George Washington Carver
Many people today are looking in all the wrong places for the solution to our country’s problems. They’re looking for a political savior instead of looking in the mirror and recognizing their own God-given potential. If we truly want to rebuild this country from the ground up, we’re not going to do it by electing more or better government officials — we’re going to do it by rebuilding the country ourselves.
And that’s why I want to tell you about the inspiring documentary film called George Washington Carver: An Uncommon Way.
Carver was born on July 12, 1864, in the midst of one of the most turbulent decades of the 19th century. He was born a slave. He never knew his father. And while he was still an infant, his mother went missing during a raid. She was never seen again. To add insult to injury, Carver was denied even basic education because he was black.
If you had been young George, would you have thought that you could amount to very much? Probably not. But Carver didn’t let his humble beginnings deter him. At the age of 13, he left the home where he lived with only a pair of extra pants, his speller, and his favorite rocks. And thus began a lifetime dedicated to the pursuit of knowledge and the service of his fellow man.
During his life, Carver developed more than 300 different products from the peanut; 175 from the sweet potato; and 60 from the pecan. Not only that, he discovered how to extract 500 different colors from the Alabama clay and invented many more products. He used to travel to his neighbors’ farms and teach them better methods for growing crops, how to enrich depleted soil, and how to improve their lives. He was passionate about helping the poor to “climb the golden ladder.”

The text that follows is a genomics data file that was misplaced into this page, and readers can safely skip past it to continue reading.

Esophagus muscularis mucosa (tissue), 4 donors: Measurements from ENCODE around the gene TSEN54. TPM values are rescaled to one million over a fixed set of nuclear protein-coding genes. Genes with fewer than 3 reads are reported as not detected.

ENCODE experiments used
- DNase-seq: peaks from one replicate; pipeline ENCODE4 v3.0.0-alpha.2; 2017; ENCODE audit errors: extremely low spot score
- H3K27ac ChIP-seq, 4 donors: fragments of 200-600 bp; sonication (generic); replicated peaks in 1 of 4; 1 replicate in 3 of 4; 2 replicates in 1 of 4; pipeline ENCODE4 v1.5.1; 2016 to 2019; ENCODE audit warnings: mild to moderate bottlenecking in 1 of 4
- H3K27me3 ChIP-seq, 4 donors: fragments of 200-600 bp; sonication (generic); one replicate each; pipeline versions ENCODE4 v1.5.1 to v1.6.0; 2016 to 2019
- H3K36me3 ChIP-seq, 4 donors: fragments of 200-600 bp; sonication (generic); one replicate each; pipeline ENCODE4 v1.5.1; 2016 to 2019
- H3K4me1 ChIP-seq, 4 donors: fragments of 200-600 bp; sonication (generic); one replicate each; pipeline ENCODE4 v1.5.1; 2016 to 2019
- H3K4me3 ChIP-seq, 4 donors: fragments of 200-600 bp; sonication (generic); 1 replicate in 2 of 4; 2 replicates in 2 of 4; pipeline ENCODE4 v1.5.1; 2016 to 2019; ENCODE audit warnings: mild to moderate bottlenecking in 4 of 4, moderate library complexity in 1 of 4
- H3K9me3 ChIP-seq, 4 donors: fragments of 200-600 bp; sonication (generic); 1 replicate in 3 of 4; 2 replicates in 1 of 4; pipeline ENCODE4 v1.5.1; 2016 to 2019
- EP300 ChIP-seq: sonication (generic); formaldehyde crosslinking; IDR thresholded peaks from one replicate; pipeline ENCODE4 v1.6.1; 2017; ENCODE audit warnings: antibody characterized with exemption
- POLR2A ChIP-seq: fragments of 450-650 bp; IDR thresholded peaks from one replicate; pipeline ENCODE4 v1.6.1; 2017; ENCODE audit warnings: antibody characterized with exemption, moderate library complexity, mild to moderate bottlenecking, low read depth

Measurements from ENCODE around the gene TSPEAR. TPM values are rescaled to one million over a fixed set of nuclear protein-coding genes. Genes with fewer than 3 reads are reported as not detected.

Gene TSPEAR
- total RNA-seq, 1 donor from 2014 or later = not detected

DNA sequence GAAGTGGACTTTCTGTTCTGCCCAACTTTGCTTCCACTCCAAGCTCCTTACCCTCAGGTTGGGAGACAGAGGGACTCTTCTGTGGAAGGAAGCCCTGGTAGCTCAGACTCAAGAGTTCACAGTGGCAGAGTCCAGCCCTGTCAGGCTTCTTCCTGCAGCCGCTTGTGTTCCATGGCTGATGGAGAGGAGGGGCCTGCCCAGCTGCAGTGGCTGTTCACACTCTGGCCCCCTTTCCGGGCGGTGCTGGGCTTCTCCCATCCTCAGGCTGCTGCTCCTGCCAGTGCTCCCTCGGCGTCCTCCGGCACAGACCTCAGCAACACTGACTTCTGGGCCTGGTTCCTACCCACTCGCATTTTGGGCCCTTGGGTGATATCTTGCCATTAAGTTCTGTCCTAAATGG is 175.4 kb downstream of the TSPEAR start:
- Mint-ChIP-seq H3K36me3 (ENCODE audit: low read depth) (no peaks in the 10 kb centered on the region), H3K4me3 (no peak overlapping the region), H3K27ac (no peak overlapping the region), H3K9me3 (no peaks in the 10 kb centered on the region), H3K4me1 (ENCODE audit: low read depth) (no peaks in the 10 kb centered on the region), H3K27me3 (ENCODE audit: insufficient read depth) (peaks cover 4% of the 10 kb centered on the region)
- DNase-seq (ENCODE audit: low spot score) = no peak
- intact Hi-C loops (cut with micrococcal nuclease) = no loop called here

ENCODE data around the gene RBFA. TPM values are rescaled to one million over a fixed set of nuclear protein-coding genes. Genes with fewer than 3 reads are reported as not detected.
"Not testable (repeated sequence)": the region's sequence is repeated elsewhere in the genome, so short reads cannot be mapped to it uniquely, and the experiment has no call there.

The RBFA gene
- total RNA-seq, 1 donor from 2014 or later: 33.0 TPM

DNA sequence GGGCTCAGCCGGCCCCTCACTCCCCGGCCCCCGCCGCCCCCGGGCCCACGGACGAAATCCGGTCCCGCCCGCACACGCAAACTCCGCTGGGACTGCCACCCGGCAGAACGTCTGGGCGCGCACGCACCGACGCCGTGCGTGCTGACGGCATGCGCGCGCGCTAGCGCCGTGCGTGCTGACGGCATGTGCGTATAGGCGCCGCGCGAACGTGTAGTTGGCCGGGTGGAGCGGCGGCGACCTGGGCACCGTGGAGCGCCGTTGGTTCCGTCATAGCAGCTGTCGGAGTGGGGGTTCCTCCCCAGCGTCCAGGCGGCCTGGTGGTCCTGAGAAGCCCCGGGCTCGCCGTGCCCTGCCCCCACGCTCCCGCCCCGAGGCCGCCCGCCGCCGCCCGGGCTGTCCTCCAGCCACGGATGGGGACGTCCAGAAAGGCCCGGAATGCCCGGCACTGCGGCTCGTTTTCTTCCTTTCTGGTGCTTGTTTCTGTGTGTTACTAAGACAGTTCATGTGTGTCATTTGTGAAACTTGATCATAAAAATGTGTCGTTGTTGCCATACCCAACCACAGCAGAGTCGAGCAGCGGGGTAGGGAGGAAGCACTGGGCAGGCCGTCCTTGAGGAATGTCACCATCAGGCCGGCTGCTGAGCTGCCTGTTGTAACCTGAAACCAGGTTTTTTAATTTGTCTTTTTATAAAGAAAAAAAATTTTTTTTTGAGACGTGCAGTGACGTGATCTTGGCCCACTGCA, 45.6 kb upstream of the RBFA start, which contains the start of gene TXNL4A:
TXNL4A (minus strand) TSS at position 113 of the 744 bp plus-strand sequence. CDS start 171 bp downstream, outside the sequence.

Imagine what our nation would look like if we had more people like George Washington Carver — self-made men and women who sincerely cared for and selflessly served their neighbors. Imagine the difference we could make!
Even though Carver earned nicknames like “The Plant Doctor,” “The Peanut Man,” and even “The Black da Vinci,” he never let it go to his head. He was a humble man until the end. And when Thomas Edison offered him $100,000 a year to work for him, Carver politely turned it down because the people of the south still needed him.
Carver was a great man who lived a great life, which is why I encourage you to get the George Washington Carver: An Uncommon Way documentary DVD for your friends and family this season. Carver’s life is an inspiration. And if we all had the work ethic, resourcefulness, and dedication to improving our world that Carver did, we just might be able to rebuild our country from the ground up… without ever asking the government for help.